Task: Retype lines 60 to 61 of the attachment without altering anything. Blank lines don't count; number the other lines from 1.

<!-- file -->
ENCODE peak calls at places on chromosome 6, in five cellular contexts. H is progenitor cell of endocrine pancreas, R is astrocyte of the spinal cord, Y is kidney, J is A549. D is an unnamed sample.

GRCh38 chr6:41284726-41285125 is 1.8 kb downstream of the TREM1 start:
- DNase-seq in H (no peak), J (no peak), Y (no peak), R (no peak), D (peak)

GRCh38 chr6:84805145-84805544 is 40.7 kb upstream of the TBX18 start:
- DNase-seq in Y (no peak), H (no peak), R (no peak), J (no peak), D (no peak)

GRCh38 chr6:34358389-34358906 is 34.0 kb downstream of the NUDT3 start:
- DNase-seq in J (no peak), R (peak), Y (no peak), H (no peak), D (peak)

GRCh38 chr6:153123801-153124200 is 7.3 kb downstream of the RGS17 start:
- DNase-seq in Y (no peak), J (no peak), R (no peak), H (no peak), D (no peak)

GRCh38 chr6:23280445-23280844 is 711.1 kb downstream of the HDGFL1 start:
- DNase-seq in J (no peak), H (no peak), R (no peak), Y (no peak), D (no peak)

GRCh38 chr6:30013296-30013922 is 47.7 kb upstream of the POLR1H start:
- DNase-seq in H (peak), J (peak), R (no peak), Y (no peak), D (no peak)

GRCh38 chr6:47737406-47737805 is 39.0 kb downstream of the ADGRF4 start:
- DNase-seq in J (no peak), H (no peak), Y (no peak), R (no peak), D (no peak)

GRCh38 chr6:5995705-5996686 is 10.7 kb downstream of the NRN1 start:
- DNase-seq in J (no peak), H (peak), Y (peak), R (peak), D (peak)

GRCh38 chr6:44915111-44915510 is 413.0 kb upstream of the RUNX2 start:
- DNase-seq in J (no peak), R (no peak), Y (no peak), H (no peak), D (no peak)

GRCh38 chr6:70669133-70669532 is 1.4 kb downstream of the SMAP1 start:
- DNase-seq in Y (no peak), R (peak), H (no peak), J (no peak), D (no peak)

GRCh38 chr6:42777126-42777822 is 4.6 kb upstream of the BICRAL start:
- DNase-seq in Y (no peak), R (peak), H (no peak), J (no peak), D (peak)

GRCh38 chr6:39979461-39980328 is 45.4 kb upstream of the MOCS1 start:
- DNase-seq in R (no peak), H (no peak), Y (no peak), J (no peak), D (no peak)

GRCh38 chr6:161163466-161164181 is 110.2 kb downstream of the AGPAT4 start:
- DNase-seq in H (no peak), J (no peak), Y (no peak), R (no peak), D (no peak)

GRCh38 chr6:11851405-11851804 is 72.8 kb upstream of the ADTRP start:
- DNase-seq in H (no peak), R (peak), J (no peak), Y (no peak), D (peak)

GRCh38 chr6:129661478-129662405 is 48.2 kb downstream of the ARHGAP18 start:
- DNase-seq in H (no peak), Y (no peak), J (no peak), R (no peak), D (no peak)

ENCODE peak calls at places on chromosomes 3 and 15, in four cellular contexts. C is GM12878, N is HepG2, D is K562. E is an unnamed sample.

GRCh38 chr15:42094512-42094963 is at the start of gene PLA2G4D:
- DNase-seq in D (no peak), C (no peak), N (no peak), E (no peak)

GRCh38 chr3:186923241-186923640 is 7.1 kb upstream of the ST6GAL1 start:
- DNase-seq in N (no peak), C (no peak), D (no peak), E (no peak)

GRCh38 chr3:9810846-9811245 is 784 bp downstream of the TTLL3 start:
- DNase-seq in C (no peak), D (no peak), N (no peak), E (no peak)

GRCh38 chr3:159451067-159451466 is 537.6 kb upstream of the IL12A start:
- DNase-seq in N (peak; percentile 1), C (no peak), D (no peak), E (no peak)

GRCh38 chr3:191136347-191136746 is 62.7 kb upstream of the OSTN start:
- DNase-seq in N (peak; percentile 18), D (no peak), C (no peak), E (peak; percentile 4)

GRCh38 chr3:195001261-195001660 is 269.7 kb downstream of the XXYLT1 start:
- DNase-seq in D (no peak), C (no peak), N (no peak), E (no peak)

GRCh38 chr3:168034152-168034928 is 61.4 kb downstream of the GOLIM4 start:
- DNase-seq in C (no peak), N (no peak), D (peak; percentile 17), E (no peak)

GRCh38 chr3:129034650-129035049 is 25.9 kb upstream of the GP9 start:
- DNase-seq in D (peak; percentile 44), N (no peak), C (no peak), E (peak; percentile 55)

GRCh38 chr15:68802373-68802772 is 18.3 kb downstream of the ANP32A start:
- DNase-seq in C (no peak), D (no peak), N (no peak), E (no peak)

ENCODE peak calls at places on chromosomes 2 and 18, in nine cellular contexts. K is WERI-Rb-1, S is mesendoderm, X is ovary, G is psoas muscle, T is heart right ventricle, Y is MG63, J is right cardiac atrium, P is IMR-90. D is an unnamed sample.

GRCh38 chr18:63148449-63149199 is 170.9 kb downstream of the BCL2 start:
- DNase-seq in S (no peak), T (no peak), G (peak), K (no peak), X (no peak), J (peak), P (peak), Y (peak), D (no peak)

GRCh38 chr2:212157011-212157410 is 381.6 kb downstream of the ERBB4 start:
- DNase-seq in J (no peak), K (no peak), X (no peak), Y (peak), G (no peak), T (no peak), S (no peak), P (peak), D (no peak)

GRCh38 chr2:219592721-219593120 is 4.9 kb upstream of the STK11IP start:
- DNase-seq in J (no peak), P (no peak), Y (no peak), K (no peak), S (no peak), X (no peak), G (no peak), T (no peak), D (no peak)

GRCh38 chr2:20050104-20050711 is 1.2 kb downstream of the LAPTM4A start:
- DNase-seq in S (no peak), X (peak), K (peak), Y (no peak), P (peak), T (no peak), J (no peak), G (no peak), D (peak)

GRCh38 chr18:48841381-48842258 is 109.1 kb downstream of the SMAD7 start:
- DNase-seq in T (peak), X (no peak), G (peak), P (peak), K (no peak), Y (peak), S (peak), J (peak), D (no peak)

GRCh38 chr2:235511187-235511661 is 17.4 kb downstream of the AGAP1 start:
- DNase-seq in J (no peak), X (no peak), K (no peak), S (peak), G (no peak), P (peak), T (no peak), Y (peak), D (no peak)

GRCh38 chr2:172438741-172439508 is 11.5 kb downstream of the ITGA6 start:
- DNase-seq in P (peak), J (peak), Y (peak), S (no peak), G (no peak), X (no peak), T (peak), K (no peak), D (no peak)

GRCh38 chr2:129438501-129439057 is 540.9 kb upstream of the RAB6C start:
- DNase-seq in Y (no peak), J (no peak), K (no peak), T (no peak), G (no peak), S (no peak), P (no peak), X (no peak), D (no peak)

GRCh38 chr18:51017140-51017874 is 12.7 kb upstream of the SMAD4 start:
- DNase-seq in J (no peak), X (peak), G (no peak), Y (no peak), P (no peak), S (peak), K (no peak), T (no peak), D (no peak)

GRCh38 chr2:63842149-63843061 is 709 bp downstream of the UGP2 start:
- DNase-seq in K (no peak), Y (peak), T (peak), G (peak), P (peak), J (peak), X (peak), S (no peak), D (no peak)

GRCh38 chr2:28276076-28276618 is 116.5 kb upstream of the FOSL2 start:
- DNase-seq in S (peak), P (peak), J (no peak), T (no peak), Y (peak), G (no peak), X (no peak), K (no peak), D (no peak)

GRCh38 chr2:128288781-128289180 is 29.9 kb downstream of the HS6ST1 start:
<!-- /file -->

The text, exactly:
GRCh38 chr18:48841381-48842258 is 109.1 kb downstream of the SMAD7 start:
- DNase-seq in T (peak), X (no peak), G (peak), P (peak), K (no peak), Y (peak), S (peak), J (peak), D (no peak)